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Home / Journals / International Journal of Language and Linguistics / Language, Discourse, and Pragmatics
Language, Discourse, and Pragmatics
Lead Guest Editor:
Ali Derakhshan
Department of English Language and Literature, Golestan University, Gorgan, Golestan Province, Iran
Guest Editors
Department of English Language and Literature, Golestan University
Gorgan, Golestan Province, Iran
Hossein Khodabakhshzade
Department of English Language Teaching, Islamic Azad University of Torbat-e-Heydarieh
Khorasan Razavi, Iran
Centre for the Advancement of Language Competence (CALC), University Putra Malaysia
Serdang, Selangor, Malaysia
Nafiseh Mohsenzadeh
Department of Foreign Languages, Kharazmi University
Tehran, Iran
Mohammad Taghvaee
Language Department, Imam Khomeini University of Naval Sciences
Nowshahr, Iran
Interlanguage Pragmatics (ILP) is a comparatively nascent area in linguistics that derived its roots from pragmatics theory and developments in L2 pedagogy and research in the 1970s. ILP research is also greatly affected by Hymes’s (1971, 1972) concept of communicative competence which placed a premium upon development away from a more grammar-oriented L2 pedagogy influenced by Chomsky’s (1957, 1965) postulations.

The field of discourse analysis also covers the same ground as pragmatics, sharing the same interest in function, discourse and context (Neddar, 2012). Recent research in interlanguage pragmatics (ILP) and discourse analysis (DA) has substantiated that some aspects of pragmatics and discourse are amenable to instruction in the second or foreign language classrooms. However, there are still controversies over the most conducive teaching approaches and the required materials. Therefore, adopting a cross-cultural pragmatic approach to foreign language teaching, this special issue aims to highlight the relation between discourse analysis and pragmatics and improve the dissemination of advanced research in the area of ILP and discourse analysis that can fulfill the students, teachers, and researchers’ expectations. Original research papers are solicited in any aspect of ILP and discourse analysis.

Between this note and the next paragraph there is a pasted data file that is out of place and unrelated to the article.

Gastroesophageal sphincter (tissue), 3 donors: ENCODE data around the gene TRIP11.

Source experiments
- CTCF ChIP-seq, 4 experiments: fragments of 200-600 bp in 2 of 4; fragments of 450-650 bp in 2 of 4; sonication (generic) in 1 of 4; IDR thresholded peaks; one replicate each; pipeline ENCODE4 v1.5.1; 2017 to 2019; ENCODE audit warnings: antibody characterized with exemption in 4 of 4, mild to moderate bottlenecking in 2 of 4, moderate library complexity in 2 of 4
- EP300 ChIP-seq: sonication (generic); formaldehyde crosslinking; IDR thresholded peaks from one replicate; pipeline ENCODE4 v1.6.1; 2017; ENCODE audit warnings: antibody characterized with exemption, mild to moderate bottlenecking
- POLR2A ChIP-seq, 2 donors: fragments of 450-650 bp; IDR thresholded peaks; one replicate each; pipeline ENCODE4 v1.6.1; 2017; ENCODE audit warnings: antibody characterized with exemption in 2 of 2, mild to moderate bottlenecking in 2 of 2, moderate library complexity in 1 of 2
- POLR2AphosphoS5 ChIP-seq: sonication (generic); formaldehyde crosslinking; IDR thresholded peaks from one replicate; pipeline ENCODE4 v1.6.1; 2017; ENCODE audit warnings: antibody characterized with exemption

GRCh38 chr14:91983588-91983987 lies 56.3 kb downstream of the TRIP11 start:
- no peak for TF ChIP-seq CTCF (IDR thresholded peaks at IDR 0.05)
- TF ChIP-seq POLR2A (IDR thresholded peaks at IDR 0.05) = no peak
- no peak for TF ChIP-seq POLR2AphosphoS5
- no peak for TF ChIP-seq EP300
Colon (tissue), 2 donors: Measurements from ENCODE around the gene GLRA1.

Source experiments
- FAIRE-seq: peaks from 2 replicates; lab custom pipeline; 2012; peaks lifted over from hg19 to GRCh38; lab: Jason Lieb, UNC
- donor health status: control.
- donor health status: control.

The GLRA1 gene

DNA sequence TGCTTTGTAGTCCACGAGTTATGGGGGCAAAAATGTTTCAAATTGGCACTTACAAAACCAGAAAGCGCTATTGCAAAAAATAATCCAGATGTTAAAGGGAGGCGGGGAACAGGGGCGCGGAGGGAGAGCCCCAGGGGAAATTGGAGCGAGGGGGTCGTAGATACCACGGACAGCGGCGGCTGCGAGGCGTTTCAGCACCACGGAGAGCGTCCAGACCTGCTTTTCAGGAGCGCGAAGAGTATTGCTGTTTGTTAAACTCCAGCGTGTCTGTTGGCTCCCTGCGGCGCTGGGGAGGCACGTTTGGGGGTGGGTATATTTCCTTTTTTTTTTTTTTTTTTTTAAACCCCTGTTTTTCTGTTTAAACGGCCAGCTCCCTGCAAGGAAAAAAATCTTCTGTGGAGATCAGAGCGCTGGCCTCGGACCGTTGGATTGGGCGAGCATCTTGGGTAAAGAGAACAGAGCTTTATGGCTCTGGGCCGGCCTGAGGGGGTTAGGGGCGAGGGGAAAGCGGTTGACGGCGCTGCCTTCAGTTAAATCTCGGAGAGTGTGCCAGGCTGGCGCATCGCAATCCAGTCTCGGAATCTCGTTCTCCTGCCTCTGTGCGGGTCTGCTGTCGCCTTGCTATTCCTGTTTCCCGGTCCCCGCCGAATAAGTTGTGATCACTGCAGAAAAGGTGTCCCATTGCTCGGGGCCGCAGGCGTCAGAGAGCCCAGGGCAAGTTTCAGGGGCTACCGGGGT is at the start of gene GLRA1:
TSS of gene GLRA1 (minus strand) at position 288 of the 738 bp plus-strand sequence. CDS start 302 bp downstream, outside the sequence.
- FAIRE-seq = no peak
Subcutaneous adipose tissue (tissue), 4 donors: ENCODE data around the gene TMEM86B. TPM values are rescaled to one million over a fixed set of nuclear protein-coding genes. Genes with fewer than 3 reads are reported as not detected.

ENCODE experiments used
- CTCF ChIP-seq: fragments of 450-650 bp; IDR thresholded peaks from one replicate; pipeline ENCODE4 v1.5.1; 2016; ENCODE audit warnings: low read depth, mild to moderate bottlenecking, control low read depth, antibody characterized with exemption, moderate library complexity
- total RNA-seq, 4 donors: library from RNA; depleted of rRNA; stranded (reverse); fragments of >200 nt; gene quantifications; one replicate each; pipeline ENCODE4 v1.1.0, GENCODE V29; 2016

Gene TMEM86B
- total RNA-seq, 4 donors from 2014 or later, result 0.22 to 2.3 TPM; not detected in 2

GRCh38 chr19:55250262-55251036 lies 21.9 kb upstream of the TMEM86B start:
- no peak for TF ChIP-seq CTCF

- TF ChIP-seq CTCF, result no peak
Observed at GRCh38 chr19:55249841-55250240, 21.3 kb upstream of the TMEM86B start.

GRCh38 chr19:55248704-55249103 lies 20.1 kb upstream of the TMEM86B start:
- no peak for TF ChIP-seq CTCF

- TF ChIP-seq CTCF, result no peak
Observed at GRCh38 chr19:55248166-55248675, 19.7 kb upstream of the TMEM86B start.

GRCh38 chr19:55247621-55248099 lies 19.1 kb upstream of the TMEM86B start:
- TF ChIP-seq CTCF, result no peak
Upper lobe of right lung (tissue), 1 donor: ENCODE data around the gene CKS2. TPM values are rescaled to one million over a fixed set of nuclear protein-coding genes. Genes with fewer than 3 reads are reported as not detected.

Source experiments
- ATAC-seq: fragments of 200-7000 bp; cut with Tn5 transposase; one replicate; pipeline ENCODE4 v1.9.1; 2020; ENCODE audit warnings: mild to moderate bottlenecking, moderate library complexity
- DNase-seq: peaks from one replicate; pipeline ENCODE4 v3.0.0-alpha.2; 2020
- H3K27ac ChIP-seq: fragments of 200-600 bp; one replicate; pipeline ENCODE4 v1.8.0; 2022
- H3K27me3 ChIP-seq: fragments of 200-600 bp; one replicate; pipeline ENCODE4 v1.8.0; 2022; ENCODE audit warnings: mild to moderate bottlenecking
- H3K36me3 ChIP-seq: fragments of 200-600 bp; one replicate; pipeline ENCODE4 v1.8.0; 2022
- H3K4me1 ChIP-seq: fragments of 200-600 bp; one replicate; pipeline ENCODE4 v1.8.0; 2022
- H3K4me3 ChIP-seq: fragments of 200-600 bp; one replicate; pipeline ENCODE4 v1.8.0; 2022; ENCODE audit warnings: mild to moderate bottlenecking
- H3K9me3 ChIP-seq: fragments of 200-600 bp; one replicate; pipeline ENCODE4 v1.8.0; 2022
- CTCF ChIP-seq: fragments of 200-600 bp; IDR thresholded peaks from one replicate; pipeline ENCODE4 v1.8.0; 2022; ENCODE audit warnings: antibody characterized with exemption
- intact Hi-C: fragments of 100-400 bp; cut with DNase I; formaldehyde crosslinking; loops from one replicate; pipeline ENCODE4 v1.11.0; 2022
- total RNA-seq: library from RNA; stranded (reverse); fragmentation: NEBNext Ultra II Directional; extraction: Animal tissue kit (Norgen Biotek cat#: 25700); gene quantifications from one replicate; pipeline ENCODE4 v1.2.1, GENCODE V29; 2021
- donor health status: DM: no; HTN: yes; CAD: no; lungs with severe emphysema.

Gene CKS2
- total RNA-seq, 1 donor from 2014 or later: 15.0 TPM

Aims and Scope:

1. Interlanguage Pragmatics
2. Pragmatics of Language Teaching
3. Teachability of Pragmatics
4. Testability of Pragmatics
5. Language, Context, and Discourse
6. Discourse and Society/Discourse Communities
7. Patterns of Classroom Discourse
8. Written and Spoken Genres across Cultures
9. Applications of Genre Analysis
10. Conversation Analysis
11. Critical Discourse Analysis
12. Discourse Analysis and Language Teaching
13. Implicature
14. Im/politeness
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